Importantly, the ExcEL program allowed me to work through the micro-credentials on my own time. I am a busy mom of three kiddos, and after school and weekends can be hectic! Being able to work through the micro-credentials when I had time was important to me. I was able to advance through my first six essential micro-credentials in four months or so. We live in a busy world and it can be intimidating to take on anything extra. But by putting the time needed into learning and reflecting on my own educational practices, I became a better teacher and teammate. 

When the opportunity to complete the advanced set of micro-credentials came up, I knew I was all in. The knowledge that I was already gaining and had shared with my colleagues was invaluable. My students were making great gains, becoming more culturally aware, and learning deeper empathy and compassion for those around them. I was excited to try new techniques with my ELL students in class, and utilize best practices that work for all students. 

Shifting Practice to Meet Students Where They Are

As a result of my learning through the ExcEL micro-credentials, I made improvements to many areas of my teaching practice. I am now sure to utilize culturally diverse materials in my classroom, send all notices and emails from school to families in their native languages, and provide effective scaffolds to allow ELL students to access grade level curriculum regardless of their language acquisition. Additionally, implementing more visual aids, hands-on activities, and collaborative learning opportunities became integral parts of my lesson plans.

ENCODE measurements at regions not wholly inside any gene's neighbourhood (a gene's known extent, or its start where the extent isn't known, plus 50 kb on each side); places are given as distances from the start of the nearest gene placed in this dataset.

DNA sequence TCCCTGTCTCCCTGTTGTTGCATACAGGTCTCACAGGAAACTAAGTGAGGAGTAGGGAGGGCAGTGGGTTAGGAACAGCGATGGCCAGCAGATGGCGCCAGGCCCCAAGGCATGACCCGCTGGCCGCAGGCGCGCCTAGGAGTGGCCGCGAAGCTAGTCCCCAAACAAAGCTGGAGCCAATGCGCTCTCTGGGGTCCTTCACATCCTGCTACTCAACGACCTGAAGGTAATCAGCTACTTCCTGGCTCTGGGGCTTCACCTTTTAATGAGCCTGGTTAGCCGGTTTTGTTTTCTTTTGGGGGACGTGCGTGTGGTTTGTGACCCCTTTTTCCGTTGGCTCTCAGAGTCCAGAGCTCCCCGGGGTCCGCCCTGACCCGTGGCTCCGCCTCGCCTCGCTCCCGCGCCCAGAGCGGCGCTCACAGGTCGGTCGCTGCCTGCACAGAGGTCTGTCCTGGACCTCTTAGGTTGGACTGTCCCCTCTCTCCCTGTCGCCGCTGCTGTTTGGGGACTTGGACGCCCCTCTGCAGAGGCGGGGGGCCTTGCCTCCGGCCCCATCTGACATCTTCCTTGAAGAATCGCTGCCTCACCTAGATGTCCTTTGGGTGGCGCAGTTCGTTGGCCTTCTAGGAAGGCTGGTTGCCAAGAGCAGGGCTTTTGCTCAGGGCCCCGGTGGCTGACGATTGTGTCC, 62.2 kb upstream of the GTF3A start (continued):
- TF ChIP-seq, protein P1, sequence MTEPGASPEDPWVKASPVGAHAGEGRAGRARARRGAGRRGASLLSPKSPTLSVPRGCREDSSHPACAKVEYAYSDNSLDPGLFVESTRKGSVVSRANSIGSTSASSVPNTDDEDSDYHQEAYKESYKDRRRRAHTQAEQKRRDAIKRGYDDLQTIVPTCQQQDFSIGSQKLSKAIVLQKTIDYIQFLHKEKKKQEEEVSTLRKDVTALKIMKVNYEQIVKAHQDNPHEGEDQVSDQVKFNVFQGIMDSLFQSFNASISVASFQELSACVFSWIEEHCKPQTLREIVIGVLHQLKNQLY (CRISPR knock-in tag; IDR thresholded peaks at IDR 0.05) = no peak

Micro-credential inspired poster for Day of the Dead with math factsOne exciting addition to my classroom this year was our study of the Day of the Dead (El Dia de los Muertos). A few students shared the importance of “ofrendas” in their culture and how they use marigolds and family photos to decorate their ofrendas. Through these firsthand student accounts and educational videos and books, some students got to share a part of their culture and others were exposed to the importance of the Day of the Dead in the cultures of some of their Hispanic classmates. We even made cross-curricular connections and created Day of the Dead Math Fact posters to hang in our hallway. Creating beautiful displays for our hallway helped students get to know each other better and teach others about what they had learned. 

As an example of how I am better able to meet the needs of my ELL students, I had a student who entered my classroom as an emerging English learner. In the beginning of the year he wrote only in his native language. Throughout the year I worked on creating a strong relationship with him so he felt comfortable taking chances. We moved from writing in his native language to using English sentence starters. Then we went down to just a word bank. Finally, he would verbalize what he wanted to write to me and then write it. By the end of the year, he was writing in English and was so proud of the progress he had made!